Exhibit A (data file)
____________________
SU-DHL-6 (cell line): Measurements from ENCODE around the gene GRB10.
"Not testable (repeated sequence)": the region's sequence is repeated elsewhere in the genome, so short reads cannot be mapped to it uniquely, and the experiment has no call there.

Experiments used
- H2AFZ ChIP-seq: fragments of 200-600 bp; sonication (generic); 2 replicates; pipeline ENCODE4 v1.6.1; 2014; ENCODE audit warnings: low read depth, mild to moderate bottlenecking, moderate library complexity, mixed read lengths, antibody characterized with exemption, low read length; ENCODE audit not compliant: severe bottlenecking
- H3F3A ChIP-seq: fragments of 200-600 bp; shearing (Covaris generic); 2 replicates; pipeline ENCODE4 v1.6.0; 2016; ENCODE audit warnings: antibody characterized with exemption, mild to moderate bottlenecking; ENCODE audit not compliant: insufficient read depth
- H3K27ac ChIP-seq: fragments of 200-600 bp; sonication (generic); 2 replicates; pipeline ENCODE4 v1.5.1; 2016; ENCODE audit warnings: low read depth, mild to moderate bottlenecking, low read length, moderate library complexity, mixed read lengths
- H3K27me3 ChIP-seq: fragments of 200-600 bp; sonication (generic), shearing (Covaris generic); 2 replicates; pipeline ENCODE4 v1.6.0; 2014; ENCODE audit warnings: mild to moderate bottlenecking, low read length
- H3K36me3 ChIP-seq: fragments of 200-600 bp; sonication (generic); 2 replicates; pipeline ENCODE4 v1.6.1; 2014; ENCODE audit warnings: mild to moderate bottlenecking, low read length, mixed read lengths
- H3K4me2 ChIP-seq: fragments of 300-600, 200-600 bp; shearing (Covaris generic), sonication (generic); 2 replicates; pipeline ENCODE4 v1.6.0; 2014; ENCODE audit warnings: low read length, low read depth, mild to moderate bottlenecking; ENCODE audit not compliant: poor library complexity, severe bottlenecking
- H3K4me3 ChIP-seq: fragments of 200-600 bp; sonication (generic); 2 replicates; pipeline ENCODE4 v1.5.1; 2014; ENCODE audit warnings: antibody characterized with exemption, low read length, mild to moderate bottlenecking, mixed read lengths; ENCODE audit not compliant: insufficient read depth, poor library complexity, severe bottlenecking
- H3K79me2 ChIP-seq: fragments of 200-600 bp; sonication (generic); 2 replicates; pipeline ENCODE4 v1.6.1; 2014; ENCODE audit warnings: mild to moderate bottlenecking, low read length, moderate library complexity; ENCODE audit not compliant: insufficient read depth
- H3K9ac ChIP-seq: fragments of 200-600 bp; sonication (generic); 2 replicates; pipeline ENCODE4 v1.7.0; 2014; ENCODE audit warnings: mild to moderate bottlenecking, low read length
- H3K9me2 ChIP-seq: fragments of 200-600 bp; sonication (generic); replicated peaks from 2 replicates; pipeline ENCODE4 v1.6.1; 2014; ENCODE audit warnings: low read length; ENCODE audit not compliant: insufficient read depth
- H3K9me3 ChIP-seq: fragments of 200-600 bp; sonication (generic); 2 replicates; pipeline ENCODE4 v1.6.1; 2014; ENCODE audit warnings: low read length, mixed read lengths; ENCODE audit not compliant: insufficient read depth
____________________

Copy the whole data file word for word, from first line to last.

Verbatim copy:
SU-DHL-6 (cell line): Measurements from ENCODE around the gene GRB10.
"Not testable (repeated sequence)": the region's sequence is repeated elsewhere in the genome, so short reads cannot be mapped to it uniquely, and the experiment has no call there.

Experiments used
- H2AFZ ChIP-seq: fragments of 200-600 bp; sonication (generic); 2 replicates; pipeline ENCODE4 v1.6.1; 2014; ENCODE audit warnings: low read depth, mild to moderate bottlenecking, moderate library complexity, mixed read lengths, antibody characterized with exemption, low read length; ENCODE audit not compliant: severe bottlenecking
- H3F3A ChIP-seq: fragments of 200-600 bp; shearing (Covaris generic); 2 replicates; pipeline ENCODE4 v1.6.0; 2016; ENCODE audit warnings: antibody characterized with exemption, mild to moderate bottlenecking; ENCODE audit not compliant: insufficient read depth
- H3K27ac ChIP-seq: fragments of 200-600 bp; sonication (generic); 2 replicates; pipeline ENCODE4 v1.5.1; 2016; ENCODE audit warnings: low read depth, mild to moderate bottlenecking, low read length, moderate library complexity, mixed read lengths
- H3K27me3 ChIP-seq: fragments of 200-600 bp; sonication (generic), shearing (Covaris generic); 2 replicates; pipeline ENCODE4 v1.6.0; 2014; ENCODE audit warnings: mild to moderate bottlenecking, low read length
- H3K36me3 ChIP-seq: fragments of 200-600 bp; sonication (generic); 2 replicates; pipeline ENCODE4 v1.6.1; 2014; ENCODE audit warnings: mild to moderate bottlenecking, low read length, mixed read lengths
- H3K4me2 ChIP-seq: fragments of 300-600, 200-600 bp; shearing (Covaris generic), sonication (generic); 2 replicates; pipeline ENCODE4 v1.6.0; 2014; ENCODE audit warnings: low read length, low read depth, mild to moderate bottlenecking; ENCODE audit not compliant: poor library complexity, severe bottlenecking
- H3K4me3 ChIP-seq: fragments of 200-600 bp; sonication (generic); 2 replicates; pipeline ENCODE4 v1.5.1; 2014; ENCODE audit warnings: antibody characterized with exemption, low read length, mild to moderate bottlenecking, mixed read lengths; ENCODE audit not compliant: insufficient read depth, poor library complexity, severe bottlenecking
- H3K79me2 ChIP-seq: fragments of 200-600 bp; sonication (generic); 2 replicates; pipeline ENCODE4 v1.6.1; 2014; ENCODE audit warnings: mild to moderate bottlenecking, low read length, moderate library complexity; ENCODE audit not compliant: insufficient read depth
- H3K9ac ChIP-seq: fragments of 200-600 bp; sonication (generic); 2 replicates; pipeline ENCODE4 v1.7.0; 2014; ENCODE audit warnings: mild to moderate bottlenecking, low read length
- H3K9me2 ChIP-seq: fragments of 200-600 bp; sonication (generic); replicated peaks from 2 replicates; pipeline ENCODE4 v1.6.1; 2014; ENCODE audit warnings: low read length; ENCODE audit not compliant: insufficient read depth
- H3K9me3 ChIP-seq: fragments of 200-600 bp; sonication (generic); 2 replicates; pipeline ENCODE4 v1.6.1; 2014; ENCODE audit warnings: low read length, mixed read lengths; ENCODE audit not compliant: insufficient read depth